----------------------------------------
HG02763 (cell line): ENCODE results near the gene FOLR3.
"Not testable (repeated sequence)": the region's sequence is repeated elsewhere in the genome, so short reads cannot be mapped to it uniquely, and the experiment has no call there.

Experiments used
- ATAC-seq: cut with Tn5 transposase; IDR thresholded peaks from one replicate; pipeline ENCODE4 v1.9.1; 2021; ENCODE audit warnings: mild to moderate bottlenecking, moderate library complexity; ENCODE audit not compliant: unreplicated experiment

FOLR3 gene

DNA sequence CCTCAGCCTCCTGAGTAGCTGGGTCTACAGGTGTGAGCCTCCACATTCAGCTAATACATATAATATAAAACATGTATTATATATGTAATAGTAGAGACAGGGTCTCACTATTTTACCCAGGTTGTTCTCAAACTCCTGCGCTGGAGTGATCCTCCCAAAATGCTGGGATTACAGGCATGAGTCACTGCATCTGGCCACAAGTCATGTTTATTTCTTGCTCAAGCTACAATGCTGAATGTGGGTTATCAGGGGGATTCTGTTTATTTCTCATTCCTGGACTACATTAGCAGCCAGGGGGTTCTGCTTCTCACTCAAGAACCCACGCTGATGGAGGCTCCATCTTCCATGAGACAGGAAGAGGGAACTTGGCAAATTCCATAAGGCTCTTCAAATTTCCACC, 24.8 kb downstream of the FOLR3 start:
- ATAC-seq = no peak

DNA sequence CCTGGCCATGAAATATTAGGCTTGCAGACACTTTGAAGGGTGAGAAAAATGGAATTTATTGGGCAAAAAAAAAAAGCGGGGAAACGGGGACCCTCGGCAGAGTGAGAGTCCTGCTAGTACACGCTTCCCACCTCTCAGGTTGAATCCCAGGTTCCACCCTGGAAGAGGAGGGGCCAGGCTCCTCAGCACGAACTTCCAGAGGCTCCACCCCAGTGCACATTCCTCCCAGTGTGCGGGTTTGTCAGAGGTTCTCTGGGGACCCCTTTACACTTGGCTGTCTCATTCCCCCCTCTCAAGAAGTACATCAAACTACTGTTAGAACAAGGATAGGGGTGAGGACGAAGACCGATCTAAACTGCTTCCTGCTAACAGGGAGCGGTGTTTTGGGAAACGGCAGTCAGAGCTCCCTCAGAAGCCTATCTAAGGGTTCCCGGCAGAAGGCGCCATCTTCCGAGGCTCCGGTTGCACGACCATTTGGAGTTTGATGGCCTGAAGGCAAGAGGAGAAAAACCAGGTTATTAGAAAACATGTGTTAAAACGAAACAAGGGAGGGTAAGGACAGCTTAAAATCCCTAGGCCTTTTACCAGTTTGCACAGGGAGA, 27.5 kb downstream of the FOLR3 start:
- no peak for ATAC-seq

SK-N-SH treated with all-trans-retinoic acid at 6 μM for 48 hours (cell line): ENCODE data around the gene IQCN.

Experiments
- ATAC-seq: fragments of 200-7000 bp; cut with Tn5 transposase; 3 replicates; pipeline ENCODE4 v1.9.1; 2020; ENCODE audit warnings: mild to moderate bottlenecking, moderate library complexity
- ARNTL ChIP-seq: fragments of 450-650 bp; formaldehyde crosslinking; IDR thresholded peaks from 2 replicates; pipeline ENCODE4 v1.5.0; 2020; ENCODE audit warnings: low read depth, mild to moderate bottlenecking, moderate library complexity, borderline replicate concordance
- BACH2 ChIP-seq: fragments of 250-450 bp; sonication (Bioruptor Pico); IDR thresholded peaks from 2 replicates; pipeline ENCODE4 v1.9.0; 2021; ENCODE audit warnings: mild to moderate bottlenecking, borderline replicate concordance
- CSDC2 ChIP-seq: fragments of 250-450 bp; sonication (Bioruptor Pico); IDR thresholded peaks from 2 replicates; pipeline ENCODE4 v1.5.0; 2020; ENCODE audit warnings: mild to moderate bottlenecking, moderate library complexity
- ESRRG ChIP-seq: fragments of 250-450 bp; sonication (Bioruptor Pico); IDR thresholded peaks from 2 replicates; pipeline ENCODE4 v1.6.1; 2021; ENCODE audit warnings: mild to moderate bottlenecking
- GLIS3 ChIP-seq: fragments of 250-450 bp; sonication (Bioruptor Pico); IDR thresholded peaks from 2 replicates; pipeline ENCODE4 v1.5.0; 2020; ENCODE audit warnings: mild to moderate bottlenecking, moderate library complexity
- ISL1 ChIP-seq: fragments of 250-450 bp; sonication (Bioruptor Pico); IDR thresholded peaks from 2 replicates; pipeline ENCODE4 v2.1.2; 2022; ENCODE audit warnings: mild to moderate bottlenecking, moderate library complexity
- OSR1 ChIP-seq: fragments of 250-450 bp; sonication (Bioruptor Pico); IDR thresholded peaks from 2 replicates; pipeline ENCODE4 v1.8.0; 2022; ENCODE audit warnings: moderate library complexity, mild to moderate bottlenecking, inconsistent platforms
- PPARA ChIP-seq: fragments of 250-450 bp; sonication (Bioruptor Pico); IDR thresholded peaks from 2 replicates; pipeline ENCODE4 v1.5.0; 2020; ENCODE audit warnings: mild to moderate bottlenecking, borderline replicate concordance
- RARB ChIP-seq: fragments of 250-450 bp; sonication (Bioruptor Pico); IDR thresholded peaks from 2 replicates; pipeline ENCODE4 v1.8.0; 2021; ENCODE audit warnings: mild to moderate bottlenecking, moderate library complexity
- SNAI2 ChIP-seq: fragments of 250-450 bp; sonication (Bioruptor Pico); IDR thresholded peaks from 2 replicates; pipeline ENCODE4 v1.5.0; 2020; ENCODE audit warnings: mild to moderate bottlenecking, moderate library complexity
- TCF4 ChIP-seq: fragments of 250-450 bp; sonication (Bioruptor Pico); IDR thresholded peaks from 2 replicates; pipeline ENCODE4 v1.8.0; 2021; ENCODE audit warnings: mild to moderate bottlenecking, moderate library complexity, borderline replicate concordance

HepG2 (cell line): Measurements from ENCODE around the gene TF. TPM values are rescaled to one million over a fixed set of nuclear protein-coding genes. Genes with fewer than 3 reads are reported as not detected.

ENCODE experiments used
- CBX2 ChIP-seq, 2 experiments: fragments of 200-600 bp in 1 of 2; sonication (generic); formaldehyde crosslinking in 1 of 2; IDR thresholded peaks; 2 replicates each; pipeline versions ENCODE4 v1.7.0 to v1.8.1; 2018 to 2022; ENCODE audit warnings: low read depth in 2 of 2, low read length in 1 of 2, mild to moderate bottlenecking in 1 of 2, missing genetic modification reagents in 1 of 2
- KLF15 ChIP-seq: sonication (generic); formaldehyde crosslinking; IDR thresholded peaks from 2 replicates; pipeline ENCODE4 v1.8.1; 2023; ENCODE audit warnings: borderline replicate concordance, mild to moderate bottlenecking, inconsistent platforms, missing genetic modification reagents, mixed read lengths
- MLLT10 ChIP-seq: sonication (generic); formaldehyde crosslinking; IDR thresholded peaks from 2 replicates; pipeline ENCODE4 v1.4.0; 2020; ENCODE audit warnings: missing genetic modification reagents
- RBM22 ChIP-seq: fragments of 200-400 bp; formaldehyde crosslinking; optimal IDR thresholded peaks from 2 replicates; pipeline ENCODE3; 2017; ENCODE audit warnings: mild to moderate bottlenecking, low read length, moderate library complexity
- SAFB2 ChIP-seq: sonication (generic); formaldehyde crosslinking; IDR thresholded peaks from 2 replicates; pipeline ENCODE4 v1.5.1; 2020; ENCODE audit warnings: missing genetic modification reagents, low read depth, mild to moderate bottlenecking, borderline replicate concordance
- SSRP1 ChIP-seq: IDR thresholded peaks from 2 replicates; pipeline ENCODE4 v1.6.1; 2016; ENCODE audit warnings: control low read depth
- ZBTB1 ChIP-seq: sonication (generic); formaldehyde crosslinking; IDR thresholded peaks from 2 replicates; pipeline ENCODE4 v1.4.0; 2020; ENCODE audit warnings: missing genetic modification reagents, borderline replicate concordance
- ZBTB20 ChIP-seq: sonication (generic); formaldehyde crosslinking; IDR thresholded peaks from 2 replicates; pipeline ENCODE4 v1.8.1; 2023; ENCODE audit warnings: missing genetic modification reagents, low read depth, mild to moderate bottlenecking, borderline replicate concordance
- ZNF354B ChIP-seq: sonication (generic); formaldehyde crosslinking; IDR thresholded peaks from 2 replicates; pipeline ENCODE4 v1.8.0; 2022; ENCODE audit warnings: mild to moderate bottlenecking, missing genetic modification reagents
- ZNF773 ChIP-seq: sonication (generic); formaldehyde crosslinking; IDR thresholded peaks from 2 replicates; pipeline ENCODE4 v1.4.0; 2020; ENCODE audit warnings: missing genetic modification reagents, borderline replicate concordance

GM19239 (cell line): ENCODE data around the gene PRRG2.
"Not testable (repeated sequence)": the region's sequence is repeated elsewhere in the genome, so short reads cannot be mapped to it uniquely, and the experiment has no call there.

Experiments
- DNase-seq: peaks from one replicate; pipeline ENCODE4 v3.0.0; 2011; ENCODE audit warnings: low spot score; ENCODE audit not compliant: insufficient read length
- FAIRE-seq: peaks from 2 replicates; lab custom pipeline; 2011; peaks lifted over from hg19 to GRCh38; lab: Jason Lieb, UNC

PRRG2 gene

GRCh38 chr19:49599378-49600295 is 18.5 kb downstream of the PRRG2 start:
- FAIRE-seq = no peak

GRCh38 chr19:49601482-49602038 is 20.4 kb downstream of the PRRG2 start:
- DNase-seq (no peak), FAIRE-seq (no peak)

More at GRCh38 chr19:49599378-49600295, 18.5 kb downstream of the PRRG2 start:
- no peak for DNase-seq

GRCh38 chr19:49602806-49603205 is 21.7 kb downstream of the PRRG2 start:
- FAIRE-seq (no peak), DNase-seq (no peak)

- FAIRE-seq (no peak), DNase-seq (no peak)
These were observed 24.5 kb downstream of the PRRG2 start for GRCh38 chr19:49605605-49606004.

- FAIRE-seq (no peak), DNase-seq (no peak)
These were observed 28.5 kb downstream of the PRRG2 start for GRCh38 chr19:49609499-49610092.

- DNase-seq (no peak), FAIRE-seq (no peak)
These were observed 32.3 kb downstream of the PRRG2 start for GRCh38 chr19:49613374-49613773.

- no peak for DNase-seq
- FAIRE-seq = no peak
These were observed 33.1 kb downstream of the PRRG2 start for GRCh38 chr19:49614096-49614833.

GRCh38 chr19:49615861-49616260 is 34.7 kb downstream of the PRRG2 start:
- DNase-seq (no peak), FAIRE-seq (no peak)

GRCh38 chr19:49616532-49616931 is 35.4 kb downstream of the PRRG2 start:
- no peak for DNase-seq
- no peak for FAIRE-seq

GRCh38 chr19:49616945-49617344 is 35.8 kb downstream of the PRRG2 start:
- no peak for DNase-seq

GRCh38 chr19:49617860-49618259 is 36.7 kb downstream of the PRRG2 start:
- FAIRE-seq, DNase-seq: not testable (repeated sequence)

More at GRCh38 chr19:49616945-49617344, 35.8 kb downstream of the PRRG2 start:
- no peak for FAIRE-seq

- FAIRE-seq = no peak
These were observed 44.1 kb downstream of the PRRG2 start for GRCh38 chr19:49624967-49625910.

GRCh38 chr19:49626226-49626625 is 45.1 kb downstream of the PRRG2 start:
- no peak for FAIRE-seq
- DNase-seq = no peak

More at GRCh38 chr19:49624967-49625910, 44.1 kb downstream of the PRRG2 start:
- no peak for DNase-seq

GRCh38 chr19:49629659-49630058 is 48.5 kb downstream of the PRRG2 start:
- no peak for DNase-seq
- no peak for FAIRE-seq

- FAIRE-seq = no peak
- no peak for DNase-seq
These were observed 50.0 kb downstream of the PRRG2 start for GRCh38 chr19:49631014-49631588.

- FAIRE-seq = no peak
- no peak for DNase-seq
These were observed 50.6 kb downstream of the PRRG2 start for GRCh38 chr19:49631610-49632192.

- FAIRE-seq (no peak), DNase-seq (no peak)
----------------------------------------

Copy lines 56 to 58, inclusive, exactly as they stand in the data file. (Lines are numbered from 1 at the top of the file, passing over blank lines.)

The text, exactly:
- no peak for DNase-seq
- FAIRE-seq = no peak
These were observed 33.1 kb downstream of the PRRG2 start for GRCh38 chr19:49614096-49614833.